What is terrorism?
The Terrorism Act 2000 defines terrorism, both in and outside of the UK, as the use or threat of one or more of the actions listed below, and where they are designed to influence the government, or an international governmental organisation or to intimidate the public. The use or threat must also be for the purpose of advancing a political, religious, racial or ideological cause.
The specific actions included are:
- serious violence against a person;
- serious damage to property;
- endangering a person's life (other than that of the person committing the action);
- creating a serious risk to the health or safety of the public or a section of the public; and
- action designed to seriously interfere with or seriously to disrupt an electronic system.
The use or threat of action, as set out above, which involves the use of firearms or explosives is terrorism regardless of whether or not the action is designed to influence the government or an international governmental organisation or to intimidate the public or a section of the public.
Action includes action outside the United Kingdom.
It is important to note that to be convicted of a terrorism offence a person doesn't actually have to commit what could be considered a terrorist attack. Planning, assisting and even collecting information on how to commit terrorist acts are all crimes under British terrorism legislation.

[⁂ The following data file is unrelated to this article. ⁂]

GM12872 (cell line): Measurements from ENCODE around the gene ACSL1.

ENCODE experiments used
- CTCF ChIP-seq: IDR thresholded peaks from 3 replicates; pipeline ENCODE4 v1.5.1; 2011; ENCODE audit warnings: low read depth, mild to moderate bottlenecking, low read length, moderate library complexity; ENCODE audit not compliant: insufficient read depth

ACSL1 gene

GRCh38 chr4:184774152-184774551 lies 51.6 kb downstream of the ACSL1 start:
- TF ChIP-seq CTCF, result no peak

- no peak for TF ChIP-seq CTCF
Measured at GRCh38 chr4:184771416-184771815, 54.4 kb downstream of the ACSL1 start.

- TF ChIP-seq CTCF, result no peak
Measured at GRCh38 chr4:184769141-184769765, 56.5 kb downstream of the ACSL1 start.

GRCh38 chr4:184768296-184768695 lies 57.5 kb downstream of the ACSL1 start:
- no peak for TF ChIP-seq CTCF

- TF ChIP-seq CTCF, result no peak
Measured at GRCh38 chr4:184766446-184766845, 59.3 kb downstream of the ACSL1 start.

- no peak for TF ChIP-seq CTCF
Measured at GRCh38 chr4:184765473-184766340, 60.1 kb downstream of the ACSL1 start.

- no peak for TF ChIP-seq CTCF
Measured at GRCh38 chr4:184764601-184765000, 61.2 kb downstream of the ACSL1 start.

Reporting suspicious behaviour
Police Scotland have published counter terrorism advice including how to spot and report suspicious behaviour.
In an emergency dial 999. You can also report suspected terrorism through Police Scotland’s anti terrorist hotline on 0800 789 321.
Prosecution policies on terrorism
We have published guidelines for the Police about the detention, treatment and questioning of those suspected of terrorism offences.
Joint working in the UK
We have published a statement of shared purpose on the handling of terrorist cases within the UK.
Independent Reviewer of Terrorism Legislation recommendations
The Independent Reviewer of Terrorism Legislation (IRTL) is a UK-wide statutory position, with a remit to scrutinise and report on terrorism legislation. The current IRTL is Jonathan Hall KC, who was appointed to the role in May 2019. The IRTL prepares annual reports for the Home Secretary, which are laid before Parliament.
In 2019 the Independent Reviewer of Terrorism Legislation made a recommendation that COPFS publish a Code of Practice on the detention of individuals detained under section 41 and Schedule 9 of the Terrorism Act 2000.
In response to this recommendation COPFS published updated guidance on the detention, treatment and questioning of persons under terrorism legislation.
View related documents
You can view the Lord Advocate’s letter to the IRTL in response to the recommendations. Letter dated 8 April 2021.